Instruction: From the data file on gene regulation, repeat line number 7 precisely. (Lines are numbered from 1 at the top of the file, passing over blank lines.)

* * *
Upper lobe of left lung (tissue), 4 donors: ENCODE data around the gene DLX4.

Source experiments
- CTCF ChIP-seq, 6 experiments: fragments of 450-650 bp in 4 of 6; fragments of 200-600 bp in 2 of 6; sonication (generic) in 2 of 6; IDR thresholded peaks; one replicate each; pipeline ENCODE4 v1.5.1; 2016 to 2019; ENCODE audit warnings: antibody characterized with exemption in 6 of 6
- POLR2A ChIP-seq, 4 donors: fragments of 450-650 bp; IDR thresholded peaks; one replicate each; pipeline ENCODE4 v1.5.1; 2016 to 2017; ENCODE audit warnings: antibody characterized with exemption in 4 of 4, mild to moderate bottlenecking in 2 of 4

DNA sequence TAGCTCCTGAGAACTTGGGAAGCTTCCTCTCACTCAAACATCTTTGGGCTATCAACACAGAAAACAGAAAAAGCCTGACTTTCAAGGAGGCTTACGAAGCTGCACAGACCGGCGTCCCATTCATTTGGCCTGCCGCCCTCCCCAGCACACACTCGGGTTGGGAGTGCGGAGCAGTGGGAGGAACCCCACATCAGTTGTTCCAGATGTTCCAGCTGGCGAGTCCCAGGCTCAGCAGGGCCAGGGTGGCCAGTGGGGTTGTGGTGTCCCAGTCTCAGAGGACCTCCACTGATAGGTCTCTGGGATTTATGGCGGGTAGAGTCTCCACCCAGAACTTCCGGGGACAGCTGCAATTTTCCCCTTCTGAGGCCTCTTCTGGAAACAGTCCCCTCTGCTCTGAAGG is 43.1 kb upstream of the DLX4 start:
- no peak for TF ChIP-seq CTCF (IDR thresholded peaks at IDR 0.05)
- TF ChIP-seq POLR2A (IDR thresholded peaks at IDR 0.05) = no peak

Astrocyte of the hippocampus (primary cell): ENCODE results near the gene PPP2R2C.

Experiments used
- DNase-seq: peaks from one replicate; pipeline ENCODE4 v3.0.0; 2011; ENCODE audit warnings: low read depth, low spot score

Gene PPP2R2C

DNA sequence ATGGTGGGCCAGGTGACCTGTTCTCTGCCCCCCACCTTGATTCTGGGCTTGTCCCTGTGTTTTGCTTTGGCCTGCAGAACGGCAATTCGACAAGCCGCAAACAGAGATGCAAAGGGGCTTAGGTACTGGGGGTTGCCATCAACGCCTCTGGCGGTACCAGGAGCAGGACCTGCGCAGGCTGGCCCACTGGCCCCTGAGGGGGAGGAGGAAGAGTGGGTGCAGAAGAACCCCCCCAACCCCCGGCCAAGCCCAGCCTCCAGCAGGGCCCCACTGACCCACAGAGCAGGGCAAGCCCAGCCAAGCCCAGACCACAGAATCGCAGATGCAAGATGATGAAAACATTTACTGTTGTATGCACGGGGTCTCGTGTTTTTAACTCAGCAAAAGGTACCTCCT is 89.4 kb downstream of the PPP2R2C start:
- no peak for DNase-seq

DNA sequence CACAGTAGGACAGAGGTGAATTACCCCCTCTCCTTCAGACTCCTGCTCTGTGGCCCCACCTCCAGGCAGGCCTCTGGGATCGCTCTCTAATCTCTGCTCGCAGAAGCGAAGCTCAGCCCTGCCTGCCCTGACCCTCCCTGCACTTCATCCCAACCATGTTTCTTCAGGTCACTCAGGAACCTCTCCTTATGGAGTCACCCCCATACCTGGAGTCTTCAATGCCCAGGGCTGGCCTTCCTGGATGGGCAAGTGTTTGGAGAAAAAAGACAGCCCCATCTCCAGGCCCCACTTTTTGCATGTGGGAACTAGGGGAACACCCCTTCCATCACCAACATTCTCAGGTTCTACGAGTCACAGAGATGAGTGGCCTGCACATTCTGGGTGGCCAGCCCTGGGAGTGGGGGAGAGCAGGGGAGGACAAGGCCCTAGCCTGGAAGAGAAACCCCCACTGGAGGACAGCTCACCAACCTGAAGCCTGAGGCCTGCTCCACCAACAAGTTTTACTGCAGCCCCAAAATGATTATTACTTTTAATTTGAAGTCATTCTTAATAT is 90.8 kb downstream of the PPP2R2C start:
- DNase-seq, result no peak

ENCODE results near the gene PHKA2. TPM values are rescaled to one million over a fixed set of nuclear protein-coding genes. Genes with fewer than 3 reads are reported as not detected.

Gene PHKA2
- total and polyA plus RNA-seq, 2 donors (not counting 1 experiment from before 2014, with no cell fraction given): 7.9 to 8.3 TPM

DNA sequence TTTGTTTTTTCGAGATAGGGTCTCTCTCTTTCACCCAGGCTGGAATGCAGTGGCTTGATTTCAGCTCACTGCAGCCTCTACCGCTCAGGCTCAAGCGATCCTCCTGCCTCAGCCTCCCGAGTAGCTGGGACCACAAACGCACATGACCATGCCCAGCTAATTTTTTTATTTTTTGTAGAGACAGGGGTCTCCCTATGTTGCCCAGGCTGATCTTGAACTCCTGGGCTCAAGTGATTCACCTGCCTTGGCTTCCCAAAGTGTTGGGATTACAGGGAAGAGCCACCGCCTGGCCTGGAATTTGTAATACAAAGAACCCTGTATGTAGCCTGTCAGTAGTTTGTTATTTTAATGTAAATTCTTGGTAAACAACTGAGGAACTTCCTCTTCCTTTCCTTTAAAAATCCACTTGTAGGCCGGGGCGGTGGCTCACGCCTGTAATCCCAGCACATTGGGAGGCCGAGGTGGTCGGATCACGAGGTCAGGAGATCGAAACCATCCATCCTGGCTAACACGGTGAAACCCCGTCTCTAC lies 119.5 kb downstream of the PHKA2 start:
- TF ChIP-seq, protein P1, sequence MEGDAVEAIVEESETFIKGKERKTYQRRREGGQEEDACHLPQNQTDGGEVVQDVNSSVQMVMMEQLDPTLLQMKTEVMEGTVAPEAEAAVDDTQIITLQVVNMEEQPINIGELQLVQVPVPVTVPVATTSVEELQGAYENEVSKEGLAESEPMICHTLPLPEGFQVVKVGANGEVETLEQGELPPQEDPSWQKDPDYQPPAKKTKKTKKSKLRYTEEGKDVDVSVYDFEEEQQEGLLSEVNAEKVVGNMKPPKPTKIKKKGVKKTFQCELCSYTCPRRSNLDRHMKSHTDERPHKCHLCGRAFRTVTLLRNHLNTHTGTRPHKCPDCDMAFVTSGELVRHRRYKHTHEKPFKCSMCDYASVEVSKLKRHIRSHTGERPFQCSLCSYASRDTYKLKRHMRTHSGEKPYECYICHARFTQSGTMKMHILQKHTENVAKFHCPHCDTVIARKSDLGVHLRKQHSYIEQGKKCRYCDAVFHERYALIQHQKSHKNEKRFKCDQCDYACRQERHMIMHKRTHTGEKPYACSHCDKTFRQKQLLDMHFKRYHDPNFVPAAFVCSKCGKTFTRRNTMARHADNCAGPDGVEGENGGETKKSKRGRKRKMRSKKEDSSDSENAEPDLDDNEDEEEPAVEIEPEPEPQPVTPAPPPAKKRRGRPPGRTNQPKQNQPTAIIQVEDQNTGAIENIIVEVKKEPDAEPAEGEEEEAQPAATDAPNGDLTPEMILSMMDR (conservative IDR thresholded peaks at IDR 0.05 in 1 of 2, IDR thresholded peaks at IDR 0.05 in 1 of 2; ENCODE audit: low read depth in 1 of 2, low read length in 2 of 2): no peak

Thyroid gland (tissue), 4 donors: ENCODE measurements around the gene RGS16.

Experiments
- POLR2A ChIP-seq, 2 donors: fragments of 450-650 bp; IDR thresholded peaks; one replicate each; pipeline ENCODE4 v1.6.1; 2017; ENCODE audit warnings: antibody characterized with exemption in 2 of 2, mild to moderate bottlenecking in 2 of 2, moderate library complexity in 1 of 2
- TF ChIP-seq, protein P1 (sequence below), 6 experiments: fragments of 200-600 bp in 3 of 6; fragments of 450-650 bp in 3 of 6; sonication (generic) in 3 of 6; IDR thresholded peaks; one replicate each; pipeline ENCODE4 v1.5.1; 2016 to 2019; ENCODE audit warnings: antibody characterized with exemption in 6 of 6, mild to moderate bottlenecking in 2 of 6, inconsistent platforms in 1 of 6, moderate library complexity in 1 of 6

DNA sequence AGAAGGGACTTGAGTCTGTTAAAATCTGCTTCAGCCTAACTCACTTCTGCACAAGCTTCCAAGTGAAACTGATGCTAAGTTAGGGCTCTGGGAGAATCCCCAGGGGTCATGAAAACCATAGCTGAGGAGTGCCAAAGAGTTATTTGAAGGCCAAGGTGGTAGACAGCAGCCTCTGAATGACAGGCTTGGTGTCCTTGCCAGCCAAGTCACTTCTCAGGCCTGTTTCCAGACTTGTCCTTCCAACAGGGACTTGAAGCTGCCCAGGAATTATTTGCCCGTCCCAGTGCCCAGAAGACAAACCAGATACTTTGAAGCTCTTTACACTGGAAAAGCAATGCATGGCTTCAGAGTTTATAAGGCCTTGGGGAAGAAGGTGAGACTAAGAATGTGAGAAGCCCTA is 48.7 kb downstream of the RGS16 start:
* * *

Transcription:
- TF ChIP-seq POLR2A (IDR thresholded peaks at IDR 0.05) = no peak